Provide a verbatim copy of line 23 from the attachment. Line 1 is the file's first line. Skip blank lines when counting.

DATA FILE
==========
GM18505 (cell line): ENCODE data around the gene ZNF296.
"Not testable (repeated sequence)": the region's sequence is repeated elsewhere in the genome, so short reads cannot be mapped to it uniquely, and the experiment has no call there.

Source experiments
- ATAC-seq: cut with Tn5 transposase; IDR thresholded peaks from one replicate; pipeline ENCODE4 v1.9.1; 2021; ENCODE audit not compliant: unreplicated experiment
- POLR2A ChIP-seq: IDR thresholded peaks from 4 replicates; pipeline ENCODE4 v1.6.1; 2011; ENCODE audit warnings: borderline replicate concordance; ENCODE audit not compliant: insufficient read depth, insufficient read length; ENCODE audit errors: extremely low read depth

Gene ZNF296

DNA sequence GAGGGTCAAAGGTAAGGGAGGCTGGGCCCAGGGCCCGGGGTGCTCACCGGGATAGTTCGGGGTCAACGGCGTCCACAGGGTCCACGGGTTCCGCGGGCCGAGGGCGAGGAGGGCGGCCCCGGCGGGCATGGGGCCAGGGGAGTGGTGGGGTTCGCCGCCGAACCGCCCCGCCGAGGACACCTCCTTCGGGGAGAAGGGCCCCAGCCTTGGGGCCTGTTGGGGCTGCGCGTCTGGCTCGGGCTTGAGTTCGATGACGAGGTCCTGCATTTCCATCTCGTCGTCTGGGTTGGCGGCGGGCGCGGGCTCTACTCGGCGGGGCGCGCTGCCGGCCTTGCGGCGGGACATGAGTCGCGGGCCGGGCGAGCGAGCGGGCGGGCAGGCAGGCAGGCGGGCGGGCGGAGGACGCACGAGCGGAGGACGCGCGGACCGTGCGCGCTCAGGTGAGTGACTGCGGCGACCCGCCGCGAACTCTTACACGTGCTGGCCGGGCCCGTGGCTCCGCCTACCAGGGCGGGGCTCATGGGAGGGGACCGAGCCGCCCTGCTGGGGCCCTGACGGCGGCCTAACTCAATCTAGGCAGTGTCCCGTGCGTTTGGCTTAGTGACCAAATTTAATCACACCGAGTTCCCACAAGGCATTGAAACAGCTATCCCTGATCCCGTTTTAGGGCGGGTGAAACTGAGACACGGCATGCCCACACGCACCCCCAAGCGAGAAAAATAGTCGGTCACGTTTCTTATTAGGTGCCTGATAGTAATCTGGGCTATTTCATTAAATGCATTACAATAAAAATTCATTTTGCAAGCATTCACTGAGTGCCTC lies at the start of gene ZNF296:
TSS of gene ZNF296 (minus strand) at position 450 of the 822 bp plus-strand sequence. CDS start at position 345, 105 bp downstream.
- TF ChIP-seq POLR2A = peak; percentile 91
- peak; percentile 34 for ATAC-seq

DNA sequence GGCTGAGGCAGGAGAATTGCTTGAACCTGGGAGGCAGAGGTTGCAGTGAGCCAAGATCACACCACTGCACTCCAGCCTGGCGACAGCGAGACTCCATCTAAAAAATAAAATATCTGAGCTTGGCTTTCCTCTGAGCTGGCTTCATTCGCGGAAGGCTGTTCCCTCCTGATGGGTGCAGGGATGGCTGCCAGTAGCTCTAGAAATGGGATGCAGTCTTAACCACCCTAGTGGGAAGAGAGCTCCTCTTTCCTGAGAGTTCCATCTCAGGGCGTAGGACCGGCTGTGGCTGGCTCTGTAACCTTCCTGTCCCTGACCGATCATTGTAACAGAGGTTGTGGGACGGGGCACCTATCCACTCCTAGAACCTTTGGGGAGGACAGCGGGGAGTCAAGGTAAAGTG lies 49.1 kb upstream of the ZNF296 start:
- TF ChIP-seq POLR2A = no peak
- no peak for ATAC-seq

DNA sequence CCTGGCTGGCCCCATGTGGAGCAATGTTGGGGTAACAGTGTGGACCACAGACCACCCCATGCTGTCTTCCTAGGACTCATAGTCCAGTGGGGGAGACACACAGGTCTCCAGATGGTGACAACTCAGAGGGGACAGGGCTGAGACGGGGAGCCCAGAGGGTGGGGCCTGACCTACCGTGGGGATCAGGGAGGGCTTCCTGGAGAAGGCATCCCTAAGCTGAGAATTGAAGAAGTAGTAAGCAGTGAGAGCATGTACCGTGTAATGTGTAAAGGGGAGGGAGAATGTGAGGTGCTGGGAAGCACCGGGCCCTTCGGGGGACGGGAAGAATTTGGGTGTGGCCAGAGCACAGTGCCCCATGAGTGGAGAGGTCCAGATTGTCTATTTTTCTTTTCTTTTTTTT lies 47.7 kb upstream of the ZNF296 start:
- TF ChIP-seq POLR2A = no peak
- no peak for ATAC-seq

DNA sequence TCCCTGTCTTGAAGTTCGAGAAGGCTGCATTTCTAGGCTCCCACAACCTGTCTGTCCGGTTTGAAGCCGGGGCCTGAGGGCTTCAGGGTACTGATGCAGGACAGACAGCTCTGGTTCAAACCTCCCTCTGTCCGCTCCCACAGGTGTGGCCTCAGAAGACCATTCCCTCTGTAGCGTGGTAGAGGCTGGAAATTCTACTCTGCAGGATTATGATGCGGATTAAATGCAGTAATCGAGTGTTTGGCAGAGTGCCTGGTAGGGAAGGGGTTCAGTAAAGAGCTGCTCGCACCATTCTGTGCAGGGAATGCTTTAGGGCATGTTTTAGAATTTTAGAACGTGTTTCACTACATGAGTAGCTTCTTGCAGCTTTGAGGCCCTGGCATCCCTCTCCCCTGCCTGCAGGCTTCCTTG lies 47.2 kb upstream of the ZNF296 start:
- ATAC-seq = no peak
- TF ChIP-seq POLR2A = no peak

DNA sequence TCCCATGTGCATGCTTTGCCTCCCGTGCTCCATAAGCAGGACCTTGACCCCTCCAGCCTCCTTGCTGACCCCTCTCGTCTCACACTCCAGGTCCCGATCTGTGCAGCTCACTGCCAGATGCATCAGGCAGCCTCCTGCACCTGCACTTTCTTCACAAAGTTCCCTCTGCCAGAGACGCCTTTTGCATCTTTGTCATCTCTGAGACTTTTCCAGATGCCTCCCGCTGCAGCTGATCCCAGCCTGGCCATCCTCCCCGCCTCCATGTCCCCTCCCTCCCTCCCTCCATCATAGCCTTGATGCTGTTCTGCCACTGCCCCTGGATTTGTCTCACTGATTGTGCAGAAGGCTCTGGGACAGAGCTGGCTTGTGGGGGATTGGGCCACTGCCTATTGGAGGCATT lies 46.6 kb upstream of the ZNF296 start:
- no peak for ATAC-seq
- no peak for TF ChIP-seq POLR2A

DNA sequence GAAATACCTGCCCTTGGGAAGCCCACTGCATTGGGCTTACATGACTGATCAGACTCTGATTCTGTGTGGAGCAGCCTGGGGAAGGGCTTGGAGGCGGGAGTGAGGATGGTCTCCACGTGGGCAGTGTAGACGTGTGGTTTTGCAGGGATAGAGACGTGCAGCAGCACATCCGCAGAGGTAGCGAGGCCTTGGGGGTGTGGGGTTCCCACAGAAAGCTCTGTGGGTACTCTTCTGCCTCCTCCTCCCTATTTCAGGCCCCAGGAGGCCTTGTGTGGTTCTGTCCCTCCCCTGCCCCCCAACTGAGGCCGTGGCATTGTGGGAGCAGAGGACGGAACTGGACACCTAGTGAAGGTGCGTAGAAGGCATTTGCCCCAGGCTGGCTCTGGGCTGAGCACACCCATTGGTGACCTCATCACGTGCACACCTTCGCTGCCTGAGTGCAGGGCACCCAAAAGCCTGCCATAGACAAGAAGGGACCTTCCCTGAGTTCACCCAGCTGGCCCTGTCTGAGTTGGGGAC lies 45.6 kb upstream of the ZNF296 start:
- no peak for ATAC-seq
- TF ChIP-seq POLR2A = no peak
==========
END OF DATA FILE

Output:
DNA sequence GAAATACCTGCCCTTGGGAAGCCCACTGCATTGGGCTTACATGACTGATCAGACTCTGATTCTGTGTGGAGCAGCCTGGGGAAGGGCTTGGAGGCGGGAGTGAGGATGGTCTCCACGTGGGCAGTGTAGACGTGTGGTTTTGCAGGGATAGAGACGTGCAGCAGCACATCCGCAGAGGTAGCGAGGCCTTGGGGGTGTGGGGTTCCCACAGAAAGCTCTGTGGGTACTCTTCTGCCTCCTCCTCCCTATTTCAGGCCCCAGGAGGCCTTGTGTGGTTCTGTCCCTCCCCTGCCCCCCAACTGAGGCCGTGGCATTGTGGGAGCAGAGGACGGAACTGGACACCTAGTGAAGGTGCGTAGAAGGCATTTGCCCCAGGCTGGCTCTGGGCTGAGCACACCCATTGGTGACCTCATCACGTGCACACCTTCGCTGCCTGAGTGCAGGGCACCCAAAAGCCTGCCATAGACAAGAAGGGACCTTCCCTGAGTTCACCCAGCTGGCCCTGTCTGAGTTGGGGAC lies 45.6 kb upstream of the ZNF296 start: